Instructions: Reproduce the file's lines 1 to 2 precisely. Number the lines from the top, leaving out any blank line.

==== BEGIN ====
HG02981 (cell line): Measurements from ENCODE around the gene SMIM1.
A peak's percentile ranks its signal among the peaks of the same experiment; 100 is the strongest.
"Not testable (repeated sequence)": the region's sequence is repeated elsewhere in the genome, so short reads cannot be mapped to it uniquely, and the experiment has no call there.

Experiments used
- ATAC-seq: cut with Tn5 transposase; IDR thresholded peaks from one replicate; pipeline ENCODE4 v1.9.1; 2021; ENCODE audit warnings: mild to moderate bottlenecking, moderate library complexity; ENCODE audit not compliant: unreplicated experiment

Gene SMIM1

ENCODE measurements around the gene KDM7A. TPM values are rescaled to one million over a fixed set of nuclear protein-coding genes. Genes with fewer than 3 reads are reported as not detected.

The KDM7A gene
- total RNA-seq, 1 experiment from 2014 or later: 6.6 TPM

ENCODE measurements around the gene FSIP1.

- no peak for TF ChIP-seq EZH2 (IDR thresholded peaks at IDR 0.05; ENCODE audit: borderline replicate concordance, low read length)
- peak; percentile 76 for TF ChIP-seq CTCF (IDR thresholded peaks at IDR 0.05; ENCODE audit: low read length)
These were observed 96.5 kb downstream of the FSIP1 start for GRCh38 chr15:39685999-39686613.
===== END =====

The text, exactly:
HG02981 (cell line): Measurements from ENCODE around the gene SMIM1.
A peak's percentile ranks its signal among the peaks of the same experiment; 100 is the strongest.